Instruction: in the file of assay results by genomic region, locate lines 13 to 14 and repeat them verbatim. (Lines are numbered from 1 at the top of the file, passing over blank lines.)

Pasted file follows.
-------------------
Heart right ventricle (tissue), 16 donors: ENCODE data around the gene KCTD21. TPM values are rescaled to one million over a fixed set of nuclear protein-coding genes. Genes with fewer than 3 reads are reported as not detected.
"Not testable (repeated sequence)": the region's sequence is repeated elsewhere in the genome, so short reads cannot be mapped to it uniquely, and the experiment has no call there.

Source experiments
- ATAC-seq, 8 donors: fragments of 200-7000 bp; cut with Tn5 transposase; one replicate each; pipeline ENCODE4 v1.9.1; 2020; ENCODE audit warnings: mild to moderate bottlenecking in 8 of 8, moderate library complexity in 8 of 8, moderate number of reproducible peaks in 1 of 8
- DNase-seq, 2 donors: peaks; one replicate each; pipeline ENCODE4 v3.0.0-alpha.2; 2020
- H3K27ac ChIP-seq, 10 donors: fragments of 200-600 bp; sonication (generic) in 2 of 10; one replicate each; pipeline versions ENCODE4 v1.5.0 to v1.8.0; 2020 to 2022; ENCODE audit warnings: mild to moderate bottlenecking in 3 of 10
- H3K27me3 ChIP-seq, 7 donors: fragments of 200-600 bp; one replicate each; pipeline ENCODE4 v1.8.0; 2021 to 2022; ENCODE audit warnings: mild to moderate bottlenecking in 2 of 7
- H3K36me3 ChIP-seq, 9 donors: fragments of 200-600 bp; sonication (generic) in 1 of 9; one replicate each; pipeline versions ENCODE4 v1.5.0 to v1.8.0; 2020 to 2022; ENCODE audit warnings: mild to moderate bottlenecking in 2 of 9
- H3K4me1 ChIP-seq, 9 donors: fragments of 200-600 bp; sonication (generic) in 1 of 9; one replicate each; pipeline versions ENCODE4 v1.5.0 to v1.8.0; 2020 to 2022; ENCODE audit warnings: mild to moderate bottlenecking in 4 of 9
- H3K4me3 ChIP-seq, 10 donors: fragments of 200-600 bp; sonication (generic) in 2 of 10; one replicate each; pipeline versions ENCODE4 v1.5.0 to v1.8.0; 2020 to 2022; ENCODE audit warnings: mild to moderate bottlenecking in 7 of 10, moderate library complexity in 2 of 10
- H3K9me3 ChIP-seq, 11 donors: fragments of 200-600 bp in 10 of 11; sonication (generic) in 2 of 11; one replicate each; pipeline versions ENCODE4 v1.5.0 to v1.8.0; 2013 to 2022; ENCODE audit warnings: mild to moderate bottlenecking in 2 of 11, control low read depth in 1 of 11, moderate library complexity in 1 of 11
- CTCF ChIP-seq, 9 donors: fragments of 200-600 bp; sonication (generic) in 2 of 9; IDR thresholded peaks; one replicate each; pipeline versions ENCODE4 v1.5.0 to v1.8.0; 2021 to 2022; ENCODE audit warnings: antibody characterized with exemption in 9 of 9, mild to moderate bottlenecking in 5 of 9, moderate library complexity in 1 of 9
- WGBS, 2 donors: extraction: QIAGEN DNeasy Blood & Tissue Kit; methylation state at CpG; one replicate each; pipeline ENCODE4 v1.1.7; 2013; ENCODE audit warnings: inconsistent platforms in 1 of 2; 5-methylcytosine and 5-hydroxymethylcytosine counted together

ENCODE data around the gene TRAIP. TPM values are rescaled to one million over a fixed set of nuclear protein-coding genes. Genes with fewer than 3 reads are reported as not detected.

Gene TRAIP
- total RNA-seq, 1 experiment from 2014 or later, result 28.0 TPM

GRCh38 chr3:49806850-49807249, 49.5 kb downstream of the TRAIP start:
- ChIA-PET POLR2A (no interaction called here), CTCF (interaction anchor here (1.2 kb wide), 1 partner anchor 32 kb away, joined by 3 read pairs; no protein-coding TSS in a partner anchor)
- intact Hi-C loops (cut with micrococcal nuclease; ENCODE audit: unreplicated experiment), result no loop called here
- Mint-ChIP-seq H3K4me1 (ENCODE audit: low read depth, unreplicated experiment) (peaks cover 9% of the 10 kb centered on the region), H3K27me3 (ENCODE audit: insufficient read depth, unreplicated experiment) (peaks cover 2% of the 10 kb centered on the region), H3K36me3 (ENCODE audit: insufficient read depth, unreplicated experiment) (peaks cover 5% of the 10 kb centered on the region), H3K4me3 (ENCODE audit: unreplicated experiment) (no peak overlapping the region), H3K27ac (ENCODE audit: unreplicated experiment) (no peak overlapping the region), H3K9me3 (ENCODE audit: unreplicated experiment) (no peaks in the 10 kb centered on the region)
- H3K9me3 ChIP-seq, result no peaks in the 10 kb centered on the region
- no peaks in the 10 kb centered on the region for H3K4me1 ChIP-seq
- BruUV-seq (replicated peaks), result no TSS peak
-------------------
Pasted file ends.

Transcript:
- WGBS, 2 donors: extraction: QIAGEN DNeasy Blood & Tissue Kit; methylation state at CpG; one replicate each; pipeline ENCODE4 v1.1.7; 2013; ENCODE audit warnings: inconsistent platforms in 1 of 2; 5-methylcytosine and 5-hydroxymethylcytosine counted together

ENCODE data around the gene TRAIP. TPM values are rescaled to one million over a fixed set of nuclear protein-coding genes. Genes with fewer than 3 reads are reported as not detected.